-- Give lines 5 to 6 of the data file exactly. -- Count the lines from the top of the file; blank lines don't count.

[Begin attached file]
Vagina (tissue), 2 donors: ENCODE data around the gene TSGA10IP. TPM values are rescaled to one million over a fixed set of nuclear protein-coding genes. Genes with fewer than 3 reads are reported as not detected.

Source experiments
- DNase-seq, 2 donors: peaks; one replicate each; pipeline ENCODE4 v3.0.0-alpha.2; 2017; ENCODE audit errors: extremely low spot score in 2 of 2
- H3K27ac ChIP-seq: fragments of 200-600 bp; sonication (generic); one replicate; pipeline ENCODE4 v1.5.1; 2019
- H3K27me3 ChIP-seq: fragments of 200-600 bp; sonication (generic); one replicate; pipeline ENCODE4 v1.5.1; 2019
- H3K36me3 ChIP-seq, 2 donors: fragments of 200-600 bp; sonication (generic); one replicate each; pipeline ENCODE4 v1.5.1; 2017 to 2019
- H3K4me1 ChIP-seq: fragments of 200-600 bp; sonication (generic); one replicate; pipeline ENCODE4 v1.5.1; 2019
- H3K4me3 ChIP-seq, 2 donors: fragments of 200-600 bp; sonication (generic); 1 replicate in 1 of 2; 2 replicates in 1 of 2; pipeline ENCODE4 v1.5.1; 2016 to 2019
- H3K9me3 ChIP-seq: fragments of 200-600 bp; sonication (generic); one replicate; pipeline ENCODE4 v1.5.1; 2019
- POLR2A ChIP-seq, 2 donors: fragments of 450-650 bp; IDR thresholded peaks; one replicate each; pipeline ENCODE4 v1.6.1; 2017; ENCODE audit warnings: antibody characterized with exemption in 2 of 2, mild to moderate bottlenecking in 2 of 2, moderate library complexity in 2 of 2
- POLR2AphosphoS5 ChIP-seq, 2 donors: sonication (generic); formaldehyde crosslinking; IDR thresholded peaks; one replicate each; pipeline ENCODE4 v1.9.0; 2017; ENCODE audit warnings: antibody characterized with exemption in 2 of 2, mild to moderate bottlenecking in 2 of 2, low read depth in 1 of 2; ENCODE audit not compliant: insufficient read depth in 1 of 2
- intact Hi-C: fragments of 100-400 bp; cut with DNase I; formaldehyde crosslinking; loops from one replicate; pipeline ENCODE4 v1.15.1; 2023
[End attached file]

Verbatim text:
- H3K27me3 ChIP-seq: fragments of 200-600 bp; sonication (generic); one replicate; pipeline ENCODE4 v1.5.1; 2019
- H3K36me3 ChIP-seq, 2 donors: fragments of 200-600 bp; sonication (generic); one replicate each; pipeline ENCODE4 v1.5.1; 2017 to 2019